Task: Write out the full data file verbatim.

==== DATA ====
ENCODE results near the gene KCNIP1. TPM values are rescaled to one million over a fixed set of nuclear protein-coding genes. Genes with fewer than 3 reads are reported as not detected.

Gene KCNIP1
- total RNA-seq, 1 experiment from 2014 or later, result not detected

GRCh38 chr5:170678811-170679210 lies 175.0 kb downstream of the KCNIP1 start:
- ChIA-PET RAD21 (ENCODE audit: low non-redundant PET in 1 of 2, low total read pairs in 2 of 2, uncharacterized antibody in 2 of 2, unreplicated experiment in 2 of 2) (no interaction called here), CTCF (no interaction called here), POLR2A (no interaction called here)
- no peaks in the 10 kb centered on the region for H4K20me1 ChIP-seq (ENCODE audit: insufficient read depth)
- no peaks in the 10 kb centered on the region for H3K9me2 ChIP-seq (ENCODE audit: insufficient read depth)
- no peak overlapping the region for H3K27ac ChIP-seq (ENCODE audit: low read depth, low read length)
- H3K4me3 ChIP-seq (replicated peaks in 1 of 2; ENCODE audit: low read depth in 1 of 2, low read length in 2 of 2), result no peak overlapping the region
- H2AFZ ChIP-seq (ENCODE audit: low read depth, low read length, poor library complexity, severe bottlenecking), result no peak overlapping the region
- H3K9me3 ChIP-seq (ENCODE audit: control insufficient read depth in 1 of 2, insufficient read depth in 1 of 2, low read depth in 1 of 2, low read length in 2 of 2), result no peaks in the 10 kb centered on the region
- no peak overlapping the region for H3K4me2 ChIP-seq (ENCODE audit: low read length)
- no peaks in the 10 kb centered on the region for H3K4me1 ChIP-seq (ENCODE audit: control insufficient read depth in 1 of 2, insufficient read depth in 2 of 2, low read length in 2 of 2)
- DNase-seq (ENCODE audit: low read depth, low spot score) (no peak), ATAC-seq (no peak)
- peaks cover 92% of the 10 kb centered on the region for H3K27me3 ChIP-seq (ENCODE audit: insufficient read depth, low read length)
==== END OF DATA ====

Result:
ENCODE results near the gene KCNIP1. TPM values are rescaled to one million over a fixed set of nuclear protein-coding genes. Genes with fewer than 3 reads are reported as not detected.

Gene KCNIP1
- total RNA-seq, 1 experiment from 2014 or later, result not detected

GRCh38 chr5:170678811-170679210 lies 175.0 kb downstream of the KCNIP1 start:
- ChIA-PET RAD21 (ENCODE audit: low non-redundant PET in 1 of 2, low total read pairs in 2 of 2, uncharacterized antibody in 2 of 2, unreplicated experiment in 2 of 2) (no interaction called here), CTCF (no interaction called here), POLR2A (no interaction called here)
- no peaks in the 10 kb centered on the region for H4K20me1 ChIP-seq (ENCODE audit: insufficient read depth)
- no peaks in the 10 kb centered on the region for H3K9me2 ChIP-seq (ENCODE audit: insufficient read depth)
- no peak overlapping the region for H3K27ac ChIP-seq (ENCODE audit: low read depth, low read length)
- H3K4me3 ChIP-seq (replicated peaks in 1 of 2; ENCODE audit: low read depth in 1 of 2, low read length in 2 of 2), result no peak overlapping the region
- H2AFZ ChIP-seq (ENCODE audit: low read depth, low read length, poor library complexity, severe bottlenecking), result no peak overlapping the region
- H3K9me3 ChIP-seq (ENCODE audit: control insufficient read depth in 1 of 2, insufficient read depth in 1 of 2, low read depth in 1 of 2, low read length in 2 of 2), result no peaks in the 10 kb centered on the region
- no peak overlapping the region for H3K4me2 ChIP-seq (ENCODE audit: low read length)
- no peaks in the 10 kb centered on the region for H3K4me1 ChIP-seq (ENCODE audit: control insufficient read depth in 1 of 2, insufficient read depth in 2 of 2, low read length in 2 of 2)
- DNase-seq (ENCODE audit: low read depth, low spot score) (no peak), ATAC-seq (no peak)
- peaks cover 92% of the 10 kb centered on the region for H3K27me3 ChIP-seq (ENCODE audit: insufficient read depth, low read length)